There are a number of different types of blood disorders, varying widely in terms of symptoms, causes and treatments. Common ones include deep vein thrombosis, which is the presence of a blood clot in a vein deep within the body; anemia, in which the blood doesn’t have enough iron and produces too few red blood cells; hemophilia, in which the blood is thin and does not clot properly; and hemochromatosis, in which the body absorbs too much iron.
Other types of blood disorders include sickle cell disease, a condition in which the red blood cells become sticky, C-shaped and tend to clump together. There’s also thalassemia, a disorder that negatively affects hemoglobin. These are just a few of the many types of blood disorders.
Causes and Treatment of Blood Disorders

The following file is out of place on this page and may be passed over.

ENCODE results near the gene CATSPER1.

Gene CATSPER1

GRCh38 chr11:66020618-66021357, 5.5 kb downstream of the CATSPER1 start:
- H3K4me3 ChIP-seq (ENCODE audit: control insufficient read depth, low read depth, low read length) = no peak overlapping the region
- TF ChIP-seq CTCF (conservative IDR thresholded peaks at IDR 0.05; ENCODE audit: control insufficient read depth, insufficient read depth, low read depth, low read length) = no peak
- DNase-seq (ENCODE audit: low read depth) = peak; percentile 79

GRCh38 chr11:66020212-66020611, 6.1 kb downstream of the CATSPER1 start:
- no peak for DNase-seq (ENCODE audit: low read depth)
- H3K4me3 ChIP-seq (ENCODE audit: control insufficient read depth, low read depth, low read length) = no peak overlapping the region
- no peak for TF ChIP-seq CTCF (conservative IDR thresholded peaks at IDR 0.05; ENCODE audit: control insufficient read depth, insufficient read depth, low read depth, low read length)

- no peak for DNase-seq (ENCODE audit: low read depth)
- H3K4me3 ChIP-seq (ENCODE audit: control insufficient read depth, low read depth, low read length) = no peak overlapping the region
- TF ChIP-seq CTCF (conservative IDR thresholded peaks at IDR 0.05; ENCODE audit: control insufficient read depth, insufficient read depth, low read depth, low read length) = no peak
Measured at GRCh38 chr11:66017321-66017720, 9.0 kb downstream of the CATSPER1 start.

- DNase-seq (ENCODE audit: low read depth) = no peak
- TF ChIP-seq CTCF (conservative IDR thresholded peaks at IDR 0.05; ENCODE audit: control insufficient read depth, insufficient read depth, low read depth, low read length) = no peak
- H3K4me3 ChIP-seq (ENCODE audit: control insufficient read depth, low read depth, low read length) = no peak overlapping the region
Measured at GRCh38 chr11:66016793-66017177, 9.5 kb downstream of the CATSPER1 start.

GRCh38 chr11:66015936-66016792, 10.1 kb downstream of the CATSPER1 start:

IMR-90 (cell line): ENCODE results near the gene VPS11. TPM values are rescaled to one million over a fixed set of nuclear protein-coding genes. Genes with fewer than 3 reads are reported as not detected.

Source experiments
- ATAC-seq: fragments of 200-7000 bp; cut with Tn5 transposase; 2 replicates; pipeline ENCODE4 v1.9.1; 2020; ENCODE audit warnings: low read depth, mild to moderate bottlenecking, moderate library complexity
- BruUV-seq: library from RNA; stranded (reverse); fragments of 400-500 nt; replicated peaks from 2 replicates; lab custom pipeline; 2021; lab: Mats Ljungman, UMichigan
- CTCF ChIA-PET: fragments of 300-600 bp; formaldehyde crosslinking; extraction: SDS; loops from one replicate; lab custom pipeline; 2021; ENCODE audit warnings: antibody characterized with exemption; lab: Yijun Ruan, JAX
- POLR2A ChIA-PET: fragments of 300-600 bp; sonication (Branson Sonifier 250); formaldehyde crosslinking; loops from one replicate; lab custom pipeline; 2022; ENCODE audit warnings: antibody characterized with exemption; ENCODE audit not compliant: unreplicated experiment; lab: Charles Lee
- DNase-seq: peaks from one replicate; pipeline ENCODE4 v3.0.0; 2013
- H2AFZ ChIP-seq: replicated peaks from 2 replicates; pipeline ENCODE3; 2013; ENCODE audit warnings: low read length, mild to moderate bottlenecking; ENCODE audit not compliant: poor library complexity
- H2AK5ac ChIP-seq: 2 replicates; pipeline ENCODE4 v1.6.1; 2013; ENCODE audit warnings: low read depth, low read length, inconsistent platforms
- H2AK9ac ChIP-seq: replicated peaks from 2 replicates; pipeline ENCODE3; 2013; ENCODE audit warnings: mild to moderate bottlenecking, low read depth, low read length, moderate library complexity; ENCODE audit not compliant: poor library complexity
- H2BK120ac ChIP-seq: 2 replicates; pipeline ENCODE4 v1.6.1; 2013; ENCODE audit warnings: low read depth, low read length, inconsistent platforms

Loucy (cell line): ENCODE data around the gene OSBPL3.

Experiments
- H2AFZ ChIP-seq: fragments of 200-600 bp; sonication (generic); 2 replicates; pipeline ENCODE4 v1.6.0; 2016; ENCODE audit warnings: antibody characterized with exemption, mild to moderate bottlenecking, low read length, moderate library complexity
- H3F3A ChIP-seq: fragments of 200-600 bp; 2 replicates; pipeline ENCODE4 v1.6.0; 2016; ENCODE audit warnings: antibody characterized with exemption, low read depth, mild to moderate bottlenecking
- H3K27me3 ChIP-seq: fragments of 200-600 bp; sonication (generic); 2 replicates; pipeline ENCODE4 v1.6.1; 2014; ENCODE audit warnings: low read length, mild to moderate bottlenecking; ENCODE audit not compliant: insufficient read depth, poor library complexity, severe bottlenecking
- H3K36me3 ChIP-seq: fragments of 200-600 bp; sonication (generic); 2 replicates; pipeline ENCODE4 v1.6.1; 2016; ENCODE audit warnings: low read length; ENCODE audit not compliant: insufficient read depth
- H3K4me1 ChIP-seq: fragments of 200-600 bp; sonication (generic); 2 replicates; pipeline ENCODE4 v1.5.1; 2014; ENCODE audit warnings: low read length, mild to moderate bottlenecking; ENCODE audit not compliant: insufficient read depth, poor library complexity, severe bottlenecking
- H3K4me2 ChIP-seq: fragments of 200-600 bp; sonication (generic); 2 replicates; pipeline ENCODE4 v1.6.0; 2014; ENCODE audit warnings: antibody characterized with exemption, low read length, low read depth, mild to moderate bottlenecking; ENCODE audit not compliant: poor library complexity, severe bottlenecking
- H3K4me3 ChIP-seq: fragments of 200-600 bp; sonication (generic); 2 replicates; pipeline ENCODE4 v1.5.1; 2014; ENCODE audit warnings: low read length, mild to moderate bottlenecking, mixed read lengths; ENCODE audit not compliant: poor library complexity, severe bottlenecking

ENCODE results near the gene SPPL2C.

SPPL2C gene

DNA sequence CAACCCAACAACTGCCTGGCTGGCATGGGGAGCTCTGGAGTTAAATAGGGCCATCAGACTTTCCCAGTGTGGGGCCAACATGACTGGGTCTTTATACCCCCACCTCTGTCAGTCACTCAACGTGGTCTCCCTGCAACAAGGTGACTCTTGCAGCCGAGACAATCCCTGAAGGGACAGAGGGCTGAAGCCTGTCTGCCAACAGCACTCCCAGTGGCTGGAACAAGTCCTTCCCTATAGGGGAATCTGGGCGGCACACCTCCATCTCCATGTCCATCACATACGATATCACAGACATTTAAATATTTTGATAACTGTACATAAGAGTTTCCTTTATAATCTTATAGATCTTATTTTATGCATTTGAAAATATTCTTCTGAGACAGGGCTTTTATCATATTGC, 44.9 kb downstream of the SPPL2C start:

In some cases, such as sickle cell disease, a blood disorder is genetic and inherited from your parents. Other blood disorders are caused by lifestyle factors that you can influence to potentially prevent the condition. Deep vein thrombosis, for example, is often caused by the plaque buildup from atherosclerosis. Some cases of anemia are due to insufficient iron in the diet.
Most blood disorders can be treated and, if not cured, at least managed. For treatment options, you may need to consult with a hematologist, a medical doctor who specializes in blood disorders.
SOURCES: Foundation for America’s Blood Centers; American Society of Hematology; U.S. Centers for Disease Control and Prevention
Indicated for patients 12 years and older with HES for six months or longer and no non-blood-related cause
Inqovi is an oral outpatient treatment option for patients needing IV therapy
Subcutaneous injection once monthly aims to help reduce the number of porphyria attacks
Drug approved to treat adults with intermediate-2 or high-risk primary or secondary myelofibrosis